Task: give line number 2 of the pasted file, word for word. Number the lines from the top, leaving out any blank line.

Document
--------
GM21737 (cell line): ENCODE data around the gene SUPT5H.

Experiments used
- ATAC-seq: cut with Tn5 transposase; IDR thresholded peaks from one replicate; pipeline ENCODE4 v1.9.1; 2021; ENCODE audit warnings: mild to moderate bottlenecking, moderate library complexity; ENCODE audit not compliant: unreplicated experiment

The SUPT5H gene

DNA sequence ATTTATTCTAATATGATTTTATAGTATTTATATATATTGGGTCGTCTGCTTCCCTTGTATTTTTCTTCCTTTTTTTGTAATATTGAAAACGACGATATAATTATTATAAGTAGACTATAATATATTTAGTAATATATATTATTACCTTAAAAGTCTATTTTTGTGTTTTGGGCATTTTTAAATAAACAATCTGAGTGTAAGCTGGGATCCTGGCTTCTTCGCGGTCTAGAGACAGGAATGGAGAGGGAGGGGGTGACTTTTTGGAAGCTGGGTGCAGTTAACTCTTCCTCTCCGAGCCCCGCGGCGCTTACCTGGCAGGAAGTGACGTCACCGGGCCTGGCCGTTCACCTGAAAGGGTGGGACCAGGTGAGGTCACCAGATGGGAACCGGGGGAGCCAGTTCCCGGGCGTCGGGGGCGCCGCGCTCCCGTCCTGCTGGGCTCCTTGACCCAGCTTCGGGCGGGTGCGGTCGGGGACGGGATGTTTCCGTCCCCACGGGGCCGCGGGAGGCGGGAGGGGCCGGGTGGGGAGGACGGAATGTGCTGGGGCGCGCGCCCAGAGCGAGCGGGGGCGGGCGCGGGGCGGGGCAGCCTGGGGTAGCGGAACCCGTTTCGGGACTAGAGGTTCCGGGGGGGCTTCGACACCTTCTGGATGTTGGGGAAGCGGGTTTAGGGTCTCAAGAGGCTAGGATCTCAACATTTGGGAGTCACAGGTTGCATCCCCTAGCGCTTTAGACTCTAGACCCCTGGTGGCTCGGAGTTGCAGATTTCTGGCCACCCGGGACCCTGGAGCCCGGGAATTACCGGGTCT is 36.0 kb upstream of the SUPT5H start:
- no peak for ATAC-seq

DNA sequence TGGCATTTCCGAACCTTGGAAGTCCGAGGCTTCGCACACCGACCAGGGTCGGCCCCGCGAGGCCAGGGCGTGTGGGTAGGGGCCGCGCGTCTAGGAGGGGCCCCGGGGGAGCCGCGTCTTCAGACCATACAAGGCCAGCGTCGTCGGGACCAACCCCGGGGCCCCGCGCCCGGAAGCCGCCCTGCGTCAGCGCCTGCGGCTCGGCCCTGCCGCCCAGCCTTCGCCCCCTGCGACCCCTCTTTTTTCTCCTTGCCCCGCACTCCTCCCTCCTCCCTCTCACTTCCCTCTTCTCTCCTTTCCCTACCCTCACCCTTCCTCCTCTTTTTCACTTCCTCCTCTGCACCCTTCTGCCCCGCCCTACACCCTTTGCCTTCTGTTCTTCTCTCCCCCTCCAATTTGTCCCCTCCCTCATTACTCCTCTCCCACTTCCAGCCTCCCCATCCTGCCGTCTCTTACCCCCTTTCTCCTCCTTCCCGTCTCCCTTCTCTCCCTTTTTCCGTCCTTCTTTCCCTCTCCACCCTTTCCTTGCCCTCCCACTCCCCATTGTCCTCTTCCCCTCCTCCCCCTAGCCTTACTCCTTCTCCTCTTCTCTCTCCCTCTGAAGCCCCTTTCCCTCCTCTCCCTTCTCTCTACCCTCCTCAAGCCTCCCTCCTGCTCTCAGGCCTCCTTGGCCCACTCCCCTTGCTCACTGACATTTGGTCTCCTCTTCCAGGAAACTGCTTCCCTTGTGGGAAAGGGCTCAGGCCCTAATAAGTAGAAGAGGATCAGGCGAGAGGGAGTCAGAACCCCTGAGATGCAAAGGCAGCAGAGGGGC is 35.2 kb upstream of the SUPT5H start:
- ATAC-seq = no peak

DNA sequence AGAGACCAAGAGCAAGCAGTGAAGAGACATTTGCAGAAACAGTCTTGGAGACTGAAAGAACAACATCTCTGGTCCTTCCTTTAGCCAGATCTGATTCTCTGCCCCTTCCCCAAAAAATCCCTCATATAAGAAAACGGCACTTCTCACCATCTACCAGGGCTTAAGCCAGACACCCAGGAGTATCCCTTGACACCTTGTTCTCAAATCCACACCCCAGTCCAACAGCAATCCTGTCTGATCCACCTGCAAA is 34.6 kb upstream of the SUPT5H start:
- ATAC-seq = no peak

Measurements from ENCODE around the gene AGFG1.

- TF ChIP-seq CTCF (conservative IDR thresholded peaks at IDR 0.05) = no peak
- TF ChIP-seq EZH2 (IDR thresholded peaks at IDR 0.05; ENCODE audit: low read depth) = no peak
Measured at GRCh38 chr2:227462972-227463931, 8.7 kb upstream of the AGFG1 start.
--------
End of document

Experiments used